' [Birth Mother] First Mother Forum: Link between Adoption and Suicide is Real

Tuesday, March 28, 2023

Link between Adoption and Suicide is Real

Daughter Jane and Lorraine
It was a bracing morning being brought back to reality about how the world see the woman who gave up a child for adoption. Not nicely is the short answer. 

A ten-minute morning interview for drive-to-work radio show in the New York/New Jersey area led to be being mentally whacked for having a relationship with a married man, which I did, and his having an Irish Catholic background was another reason to pile on the  criticism. She gave the listeners advice--don't have an affair with a married man, look where that led for this stupid person I'm interviewing.

We did cover that I found her, that her adoptive parents had already tried to find me, that her epilepsy was almost certainly caused by the birth-control pills I took when I was pregnant but did not know...and then she asked how my relationship with my daughter was today.

I had to say that she died. Since the next question was going to be about that--I told the truth. She died by suicide. Mincing words is not my style. I was able to say some more but since people listening today might come to the blog to read about suicide, I'm excerpting a small section of Hole In My Heart below: 

While there are no good statistics on adoptees who actually commit suicide, research on adopted populations shows that a disproportionate number are likely to. No matter how you slice the numbers, adoption increases the probability of suicide, no matter how many adoptees never have a thought of it, no matter how many adoptees are successful, smart, and may one day end up on the Supreme Court. It is unlikely there will ever be good statistics on how many adoptees commit suicide because “adopted” is not noted on death certificates.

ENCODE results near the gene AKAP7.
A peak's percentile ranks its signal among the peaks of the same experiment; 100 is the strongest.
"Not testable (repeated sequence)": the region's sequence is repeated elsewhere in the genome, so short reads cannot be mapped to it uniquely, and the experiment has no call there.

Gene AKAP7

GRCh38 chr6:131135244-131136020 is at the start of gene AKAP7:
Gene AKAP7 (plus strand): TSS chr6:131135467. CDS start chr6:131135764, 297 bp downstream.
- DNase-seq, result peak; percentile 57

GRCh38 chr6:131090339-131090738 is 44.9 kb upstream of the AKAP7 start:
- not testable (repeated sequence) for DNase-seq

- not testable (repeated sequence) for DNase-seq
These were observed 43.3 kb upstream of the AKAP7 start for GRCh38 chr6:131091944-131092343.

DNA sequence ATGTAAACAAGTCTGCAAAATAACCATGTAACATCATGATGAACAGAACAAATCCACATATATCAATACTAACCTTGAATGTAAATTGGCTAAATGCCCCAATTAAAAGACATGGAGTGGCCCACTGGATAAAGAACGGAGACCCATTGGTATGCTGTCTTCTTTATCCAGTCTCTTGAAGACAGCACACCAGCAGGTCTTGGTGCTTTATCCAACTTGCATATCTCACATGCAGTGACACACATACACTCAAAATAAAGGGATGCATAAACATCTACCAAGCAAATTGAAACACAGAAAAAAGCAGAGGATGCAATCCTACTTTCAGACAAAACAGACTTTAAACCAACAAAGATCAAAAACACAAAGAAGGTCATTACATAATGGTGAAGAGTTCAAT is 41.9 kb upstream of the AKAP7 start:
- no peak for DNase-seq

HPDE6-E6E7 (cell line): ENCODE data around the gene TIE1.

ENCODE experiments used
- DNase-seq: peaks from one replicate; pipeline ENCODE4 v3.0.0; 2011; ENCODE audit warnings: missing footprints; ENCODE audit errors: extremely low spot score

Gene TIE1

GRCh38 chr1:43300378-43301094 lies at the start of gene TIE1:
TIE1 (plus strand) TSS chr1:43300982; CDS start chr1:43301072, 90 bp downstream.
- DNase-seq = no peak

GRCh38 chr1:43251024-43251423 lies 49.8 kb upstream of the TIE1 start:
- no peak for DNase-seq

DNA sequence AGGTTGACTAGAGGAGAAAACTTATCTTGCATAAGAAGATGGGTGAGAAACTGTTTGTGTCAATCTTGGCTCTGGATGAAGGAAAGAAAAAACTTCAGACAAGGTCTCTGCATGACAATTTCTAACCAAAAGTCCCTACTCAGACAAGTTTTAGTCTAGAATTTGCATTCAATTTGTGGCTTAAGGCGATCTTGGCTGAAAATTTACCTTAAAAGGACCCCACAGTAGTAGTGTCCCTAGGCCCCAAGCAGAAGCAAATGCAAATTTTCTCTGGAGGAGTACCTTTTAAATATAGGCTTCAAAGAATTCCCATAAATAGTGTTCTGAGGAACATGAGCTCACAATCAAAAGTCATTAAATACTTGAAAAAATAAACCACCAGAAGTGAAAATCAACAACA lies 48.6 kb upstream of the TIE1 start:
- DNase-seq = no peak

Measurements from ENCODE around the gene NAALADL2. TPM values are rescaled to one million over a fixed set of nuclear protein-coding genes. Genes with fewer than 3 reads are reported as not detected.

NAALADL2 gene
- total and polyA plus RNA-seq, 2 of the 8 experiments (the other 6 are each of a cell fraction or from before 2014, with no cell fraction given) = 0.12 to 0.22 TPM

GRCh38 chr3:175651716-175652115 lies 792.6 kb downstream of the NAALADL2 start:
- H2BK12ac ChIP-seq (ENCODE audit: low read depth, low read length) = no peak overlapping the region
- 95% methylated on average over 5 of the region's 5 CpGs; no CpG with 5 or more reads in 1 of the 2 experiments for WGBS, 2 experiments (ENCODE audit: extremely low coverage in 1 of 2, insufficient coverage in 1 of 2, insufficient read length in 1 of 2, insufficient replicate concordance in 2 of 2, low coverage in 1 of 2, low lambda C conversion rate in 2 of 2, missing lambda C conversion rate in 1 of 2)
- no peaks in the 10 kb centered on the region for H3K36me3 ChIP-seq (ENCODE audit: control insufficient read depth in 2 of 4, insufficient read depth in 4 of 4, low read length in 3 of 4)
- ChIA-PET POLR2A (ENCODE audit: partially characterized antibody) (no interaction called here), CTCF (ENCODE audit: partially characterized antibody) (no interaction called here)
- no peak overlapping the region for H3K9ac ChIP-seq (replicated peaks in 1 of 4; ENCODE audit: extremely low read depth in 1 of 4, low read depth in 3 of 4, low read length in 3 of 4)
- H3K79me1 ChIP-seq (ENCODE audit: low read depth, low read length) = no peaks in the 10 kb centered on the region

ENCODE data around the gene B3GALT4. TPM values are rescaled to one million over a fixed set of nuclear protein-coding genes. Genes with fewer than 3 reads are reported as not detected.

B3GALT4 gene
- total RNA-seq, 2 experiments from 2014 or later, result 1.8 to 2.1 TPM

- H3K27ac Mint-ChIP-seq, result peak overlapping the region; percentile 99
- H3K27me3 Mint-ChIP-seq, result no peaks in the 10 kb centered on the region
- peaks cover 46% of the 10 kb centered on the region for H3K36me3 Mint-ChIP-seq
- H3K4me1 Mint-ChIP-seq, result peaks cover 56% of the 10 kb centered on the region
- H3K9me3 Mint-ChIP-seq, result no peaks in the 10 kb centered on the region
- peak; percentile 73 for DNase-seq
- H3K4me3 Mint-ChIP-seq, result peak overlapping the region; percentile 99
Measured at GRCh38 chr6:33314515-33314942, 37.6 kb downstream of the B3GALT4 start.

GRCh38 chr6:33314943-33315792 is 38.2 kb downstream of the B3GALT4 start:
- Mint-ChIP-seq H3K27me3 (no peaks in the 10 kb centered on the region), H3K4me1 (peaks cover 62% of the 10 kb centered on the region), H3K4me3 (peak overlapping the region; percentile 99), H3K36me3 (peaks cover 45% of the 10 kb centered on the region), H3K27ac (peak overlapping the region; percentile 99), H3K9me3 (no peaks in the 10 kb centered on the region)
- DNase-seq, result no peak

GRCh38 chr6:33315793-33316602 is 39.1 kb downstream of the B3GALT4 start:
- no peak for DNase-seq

What we do know is that more adoptees than non-adoptees think about suicide quite often. Google “suicide and adoption” and what pops up is an entry from the medical journal Pediatrics, “Adoption as a Risk Factor for Attempted Suicide during Adolescence.” That study unequivocally states, “Attempted suicide is more common among adolescents who live with adoptive parents than among adolescents who live with biological parents.” The connection between adoption and suicide persisted even after the researchers adjusted for depression, aggression, and impulsive behavior. Not surprisingly, “family connectedness,” whether among the adopted or non-adopted, did decrease the likelihood of suicide attempts. 

Researchers at the University of Minnesota reported that adopted teens were almost four times more likely to attempt suicide than those who lived with their natural parents, even after adjustment for factors associated with suicidal behavior, such as psychiatric disorder symptoms, personality traits, family environment, and academic disengagement. Girls were more likely than boys to attempt suicide. About 75 percent of the adopted teens in the study (more than 1,200, all living in Minnesota) were adopted before the age of two and were foreign born—mostly from South Korea.

This deep dive into suicide and adoption followed a study by the lead researcher and others who concluded that being adopted approximately doubled the odds of having a disruptive behavior disorder and having contact with a mental health professional. Interestingly, international adoptees were less likely to exhibit behavior disorders.

B. J. Lifton wrote that at a seminar for adoptive parents when she brought up the fact that the percentage of adoptee suicide was statistically high, a prominent psychiatrist asked if that nasty bit could be deleted from the tape, which was to be later sold as a record of the talk. Lifton agreed but later wrote she was sorry she had. --from Hole In My Heart

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